E f325K • Introduction to Folklore and Folklife
2:30 PM-4:00 PM
We use the word folklore in two senses: first, to identify a kind of subject matter--traditional, stylized, artful human products like games, proverbs, fairy tales, nicknames, jokes, and so forth that people employ(ed) in the course of everyday socializing (especially people who live[ed] in small-scale communities or belong[ed] to tightly-knit groups) and that they've usually learned from other people rather than from institutional sources, like the media or the school curriculum--and second, to denote the field of study specializing in that kind of subject matter. In other words, just as linguistics is the study of language, and English is the study of (anglophone) literature, so folklore (sense #2) is the study of folklore (sense #1). The title of this course, Introduction to Folklore, refers to folklore in the second sense as much as in the first sense: it introduces you to ways in which folklorists have conceptualized, analyzed, and interpreted folklore materials over the last hundred years or so. Consequently, the main body of the course is organized according to what folklorists, in their studies, have tried to find out about their subject matter--or, put another way, the kinds of research questions they've asked and tried to answer (thus "doing folklore" in sense #2) about the data of folklore (sense #1). Hence the perhaps-slightly-unfamiliar section headings in the syllabus below: genetics (denoting questions about how folklore materials are born, how transmitted and changed over time, how related to similar-but-different materials, and so on); syntactics (questions about their consistent, recurring, traditional shapes, designs, forms, structures); semantics (folklore materials are human productions, socially shared: what messages are they communicating?); and pragmatics (questions about motives, reasons, purposes, effects: what do people hope to achieve by playing games, telling stories, and so on?).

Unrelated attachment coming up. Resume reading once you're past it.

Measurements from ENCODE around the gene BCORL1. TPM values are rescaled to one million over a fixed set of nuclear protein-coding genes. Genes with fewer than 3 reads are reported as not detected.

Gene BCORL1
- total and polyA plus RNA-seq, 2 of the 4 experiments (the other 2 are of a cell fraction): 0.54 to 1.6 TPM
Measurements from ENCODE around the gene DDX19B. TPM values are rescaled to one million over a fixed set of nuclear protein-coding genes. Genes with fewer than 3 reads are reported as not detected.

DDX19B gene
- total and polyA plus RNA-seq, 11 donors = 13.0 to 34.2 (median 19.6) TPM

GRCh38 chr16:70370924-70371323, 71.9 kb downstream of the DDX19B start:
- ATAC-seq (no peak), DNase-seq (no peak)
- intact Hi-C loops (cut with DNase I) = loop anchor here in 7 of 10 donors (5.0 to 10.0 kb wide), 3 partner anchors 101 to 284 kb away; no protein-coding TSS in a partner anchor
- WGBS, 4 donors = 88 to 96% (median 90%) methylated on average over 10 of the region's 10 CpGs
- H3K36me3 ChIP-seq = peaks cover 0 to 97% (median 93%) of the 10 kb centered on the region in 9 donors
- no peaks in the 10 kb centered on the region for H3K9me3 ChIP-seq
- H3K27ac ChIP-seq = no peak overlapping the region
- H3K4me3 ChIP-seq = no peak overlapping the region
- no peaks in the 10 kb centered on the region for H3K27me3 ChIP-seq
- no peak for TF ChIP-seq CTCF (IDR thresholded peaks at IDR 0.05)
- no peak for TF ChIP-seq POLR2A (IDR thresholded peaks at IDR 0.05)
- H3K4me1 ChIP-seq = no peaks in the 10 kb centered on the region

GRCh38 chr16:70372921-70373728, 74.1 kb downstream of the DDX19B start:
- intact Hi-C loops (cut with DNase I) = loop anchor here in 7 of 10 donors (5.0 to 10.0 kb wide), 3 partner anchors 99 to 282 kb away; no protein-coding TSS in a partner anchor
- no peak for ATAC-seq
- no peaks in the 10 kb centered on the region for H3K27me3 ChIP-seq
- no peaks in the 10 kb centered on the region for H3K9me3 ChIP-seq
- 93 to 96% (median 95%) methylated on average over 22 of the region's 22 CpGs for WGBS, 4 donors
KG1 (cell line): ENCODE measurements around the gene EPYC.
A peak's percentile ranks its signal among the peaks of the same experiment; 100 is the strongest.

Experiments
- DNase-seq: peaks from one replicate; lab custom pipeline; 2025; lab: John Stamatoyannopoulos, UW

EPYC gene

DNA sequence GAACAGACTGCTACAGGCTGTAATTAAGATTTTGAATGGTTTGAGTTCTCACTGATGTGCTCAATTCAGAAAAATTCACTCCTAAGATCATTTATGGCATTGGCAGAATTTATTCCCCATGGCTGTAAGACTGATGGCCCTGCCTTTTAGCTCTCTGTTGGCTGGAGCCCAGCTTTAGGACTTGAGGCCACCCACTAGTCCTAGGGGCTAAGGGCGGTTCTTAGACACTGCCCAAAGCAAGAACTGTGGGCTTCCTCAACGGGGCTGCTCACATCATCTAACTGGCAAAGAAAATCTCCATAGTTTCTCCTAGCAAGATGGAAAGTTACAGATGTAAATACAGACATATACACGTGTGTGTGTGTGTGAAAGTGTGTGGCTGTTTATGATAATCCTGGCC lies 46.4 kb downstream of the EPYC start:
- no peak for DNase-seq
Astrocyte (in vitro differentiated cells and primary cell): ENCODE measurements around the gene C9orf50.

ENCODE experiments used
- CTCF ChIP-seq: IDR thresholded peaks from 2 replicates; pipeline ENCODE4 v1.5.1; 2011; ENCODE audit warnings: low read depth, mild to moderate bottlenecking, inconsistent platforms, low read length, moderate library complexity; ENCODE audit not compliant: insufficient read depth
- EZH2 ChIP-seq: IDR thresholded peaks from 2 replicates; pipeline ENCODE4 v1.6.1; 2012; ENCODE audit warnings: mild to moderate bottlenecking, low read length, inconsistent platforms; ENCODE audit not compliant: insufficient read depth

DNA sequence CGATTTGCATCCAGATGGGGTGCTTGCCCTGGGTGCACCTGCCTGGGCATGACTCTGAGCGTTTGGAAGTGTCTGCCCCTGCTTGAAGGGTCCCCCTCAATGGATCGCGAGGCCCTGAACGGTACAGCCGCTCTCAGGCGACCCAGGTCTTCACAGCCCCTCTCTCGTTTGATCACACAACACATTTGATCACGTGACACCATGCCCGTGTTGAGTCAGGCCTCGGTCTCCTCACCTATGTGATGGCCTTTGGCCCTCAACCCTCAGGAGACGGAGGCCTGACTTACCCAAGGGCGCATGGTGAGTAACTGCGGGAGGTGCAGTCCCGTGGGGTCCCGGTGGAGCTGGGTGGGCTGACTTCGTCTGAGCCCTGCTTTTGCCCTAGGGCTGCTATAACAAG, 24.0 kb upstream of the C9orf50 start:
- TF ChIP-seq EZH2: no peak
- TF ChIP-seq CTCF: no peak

Please note that faithful class attendance is required. I take attendance first thing each day, and more than three absences for the semester will adversely affect your grade. You cannot pass the course with more than five absences. You should also be a thorough, accurate taker of class notes, since there is no textbook of the conventional sort and the information on which you'll be examined is available only in lectures. Finally, you should also be a competent writer, since all tests and exams require essay answers that are grammatical, coherent, concrete, and convincing. There are two in-term tests, each counting for 25% of your course grade, and one end-of-term final exam, counting for 50%.
Course packet available at Speedway Publishing, Dobie Mall (E 325K)